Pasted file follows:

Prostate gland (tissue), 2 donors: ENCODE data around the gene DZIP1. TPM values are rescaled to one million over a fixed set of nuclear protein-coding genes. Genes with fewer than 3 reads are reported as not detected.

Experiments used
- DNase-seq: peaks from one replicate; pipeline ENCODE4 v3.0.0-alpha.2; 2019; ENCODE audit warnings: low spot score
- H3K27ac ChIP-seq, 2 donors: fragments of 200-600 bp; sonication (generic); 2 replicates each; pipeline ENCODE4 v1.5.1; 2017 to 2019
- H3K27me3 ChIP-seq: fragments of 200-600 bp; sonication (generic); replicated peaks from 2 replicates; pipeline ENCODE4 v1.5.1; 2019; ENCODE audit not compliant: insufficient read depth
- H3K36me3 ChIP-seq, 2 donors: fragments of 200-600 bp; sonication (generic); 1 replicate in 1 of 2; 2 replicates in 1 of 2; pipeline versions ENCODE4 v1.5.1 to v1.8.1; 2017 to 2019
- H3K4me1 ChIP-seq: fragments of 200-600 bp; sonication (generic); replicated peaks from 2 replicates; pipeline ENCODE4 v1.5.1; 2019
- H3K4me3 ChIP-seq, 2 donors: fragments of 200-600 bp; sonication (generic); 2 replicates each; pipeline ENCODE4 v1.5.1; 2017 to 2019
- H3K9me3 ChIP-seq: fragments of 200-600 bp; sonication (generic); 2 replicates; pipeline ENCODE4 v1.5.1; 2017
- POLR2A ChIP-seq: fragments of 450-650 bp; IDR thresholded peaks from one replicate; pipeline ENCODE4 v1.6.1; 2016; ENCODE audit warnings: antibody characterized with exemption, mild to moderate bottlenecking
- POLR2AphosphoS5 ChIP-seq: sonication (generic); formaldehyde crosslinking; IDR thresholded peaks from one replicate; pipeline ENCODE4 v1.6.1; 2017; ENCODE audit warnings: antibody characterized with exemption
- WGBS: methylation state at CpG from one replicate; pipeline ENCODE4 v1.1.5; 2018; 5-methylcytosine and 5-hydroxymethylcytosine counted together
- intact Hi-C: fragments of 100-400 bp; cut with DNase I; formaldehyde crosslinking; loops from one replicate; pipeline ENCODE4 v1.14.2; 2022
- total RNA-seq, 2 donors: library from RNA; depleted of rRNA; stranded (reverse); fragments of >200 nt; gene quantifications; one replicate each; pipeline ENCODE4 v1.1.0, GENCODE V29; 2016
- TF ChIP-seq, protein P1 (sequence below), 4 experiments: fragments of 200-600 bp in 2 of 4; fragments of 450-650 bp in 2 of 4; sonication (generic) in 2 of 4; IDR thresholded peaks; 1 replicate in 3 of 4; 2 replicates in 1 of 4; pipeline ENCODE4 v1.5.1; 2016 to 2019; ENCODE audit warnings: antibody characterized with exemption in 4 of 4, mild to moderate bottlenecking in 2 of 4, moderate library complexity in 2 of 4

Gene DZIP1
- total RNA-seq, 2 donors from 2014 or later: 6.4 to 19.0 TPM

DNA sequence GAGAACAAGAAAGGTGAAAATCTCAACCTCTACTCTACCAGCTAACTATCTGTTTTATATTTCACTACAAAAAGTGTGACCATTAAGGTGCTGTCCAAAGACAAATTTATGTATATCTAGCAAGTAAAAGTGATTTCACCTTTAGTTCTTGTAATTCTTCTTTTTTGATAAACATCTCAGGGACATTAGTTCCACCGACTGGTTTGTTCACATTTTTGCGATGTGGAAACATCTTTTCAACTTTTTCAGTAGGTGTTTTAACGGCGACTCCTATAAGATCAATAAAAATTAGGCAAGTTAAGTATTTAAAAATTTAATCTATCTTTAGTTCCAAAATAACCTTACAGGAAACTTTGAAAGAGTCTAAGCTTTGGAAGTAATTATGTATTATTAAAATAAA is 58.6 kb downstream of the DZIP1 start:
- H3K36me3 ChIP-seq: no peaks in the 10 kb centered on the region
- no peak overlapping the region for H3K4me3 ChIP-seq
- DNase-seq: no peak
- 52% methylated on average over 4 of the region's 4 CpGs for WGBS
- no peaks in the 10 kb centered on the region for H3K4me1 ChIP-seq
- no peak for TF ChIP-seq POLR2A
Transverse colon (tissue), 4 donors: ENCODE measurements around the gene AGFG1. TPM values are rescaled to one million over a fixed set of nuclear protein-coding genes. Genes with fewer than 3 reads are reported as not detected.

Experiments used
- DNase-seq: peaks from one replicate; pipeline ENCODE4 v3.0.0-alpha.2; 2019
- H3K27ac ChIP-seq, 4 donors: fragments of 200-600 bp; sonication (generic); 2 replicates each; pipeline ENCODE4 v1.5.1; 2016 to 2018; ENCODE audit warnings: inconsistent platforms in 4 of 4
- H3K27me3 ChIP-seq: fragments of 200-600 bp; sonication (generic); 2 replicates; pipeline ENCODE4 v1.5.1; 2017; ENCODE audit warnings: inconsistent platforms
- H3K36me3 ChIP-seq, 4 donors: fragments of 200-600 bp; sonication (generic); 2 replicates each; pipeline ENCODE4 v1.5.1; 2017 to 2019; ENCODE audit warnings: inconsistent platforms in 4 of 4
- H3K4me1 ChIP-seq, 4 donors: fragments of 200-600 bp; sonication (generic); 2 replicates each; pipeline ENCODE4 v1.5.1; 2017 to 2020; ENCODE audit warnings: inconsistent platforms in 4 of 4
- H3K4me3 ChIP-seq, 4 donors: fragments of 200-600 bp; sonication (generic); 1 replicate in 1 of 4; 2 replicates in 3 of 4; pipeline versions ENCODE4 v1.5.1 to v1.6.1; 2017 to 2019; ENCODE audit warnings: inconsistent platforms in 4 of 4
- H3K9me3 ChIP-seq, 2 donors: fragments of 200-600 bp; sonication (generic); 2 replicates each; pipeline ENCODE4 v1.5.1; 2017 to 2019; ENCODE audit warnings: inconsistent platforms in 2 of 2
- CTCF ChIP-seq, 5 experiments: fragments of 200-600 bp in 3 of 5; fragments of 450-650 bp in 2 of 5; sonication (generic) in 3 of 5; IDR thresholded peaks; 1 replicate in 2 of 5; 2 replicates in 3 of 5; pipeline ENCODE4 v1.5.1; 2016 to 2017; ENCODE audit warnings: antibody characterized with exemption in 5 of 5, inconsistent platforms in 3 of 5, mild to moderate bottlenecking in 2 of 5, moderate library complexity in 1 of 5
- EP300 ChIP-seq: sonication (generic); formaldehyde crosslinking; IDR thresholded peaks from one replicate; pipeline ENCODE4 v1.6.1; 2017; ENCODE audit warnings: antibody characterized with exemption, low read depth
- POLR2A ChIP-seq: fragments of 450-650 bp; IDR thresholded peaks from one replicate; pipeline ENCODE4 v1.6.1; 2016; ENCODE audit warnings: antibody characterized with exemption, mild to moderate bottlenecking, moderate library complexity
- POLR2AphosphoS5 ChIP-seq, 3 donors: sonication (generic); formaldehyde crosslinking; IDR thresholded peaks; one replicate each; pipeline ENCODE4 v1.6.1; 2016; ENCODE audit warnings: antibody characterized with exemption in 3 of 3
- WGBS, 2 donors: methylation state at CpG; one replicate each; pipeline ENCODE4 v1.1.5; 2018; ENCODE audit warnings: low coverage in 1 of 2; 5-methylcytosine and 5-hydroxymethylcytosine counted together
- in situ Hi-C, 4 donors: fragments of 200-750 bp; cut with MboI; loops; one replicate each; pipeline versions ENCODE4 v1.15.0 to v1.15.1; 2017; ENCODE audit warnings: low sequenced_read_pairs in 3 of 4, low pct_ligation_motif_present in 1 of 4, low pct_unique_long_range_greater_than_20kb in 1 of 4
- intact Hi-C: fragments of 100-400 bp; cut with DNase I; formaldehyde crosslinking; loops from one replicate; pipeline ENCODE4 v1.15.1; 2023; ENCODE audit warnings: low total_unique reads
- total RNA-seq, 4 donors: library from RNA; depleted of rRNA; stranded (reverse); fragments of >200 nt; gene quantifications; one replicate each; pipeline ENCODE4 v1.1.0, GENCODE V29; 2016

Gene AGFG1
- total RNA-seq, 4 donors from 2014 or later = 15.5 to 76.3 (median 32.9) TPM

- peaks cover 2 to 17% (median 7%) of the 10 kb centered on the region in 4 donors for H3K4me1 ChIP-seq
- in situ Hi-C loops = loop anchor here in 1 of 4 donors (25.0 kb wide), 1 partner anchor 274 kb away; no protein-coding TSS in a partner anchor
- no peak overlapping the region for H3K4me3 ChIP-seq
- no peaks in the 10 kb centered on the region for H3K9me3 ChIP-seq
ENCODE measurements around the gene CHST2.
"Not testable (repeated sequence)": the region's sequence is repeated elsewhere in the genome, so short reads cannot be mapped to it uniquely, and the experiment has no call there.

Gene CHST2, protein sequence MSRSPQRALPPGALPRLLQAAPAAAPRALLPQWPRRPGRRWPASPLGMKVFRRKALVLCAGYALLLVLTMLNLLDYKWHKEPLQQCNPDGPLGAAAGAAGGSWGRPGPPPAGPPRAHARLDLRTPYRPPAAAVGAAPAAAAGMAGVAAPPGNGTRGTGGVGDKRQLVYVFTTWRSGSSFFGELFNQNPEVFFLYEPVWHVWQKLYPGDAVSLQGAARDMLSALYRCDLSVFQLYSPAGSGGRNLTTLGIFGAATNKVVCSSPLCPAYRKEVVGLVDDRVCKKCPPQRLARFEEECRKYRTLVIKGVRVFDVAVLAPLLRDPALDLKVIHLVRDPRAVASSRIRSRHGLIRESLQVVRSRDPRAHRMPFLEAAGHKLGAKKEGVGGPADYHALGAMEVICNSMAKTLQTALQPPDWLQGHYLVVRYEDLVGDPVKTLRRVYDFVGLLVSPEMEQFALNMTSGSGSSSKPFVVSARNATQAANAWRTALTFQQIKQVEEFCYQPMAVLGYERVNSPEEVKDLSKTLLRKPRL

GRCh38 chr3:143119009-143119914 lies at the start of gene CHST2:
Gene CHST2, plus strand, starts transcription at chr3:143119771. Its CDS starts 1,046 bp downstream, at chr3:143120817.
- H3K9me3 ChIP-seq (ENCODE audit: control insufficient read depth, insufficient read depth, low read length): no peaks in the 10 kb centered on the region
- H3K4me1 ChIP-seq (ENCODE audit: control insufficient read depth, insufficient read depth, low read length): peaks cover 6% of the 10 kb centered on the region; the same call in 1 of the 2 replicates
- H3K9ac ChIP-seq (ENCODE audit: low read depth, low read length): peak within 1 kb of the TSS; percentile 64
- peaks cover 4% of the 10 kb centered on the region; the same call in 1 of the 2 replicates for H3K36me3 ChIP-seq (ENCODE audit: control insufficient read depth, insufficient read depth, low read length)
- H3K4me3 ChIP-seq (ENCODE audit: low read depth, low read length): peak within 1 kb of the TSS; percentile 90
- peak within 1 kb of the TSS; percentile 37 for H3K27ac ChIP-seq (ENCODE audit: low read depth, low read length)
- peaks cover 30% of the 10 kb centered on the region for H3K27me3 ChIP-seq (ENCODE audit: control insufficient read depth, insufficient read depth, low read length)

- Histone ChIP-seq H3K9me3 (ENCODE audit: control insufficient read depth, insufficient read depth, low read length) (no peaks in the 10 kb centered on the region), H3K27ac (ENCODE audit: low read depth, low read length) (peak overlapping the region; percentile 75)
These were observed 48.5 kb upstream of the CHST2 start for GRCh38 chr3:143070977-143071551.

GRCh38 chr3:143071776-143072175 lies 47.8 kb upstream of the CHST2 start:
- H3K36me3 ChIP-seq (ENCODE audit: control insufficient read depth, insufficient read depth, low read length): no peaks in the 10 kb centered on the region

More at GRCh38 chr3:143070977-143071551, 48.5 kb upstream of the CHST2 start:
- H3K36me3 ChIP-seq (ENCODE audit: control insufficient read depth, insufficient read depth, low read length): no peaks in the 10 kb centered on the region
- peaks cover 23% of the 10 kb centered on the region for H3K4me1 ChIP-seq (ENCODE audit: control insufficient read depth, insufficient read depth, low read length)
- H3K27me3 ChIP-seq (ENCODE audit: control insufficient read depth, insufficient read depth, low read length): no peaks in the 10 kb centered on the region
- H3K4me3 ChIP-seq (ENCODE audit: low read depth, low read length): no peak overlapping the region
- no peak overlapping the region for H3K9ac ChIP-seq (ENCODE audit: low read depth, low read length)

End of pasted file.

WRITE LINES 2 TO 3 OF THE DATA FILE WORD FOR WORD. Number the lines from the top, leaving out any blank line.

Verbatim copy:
Experiments used
- DNase-seq: peaks from one replicate; pipeline ENCODE4 v3.0.0-alpha.2; 2019; ENCODE audit warnings: low spot score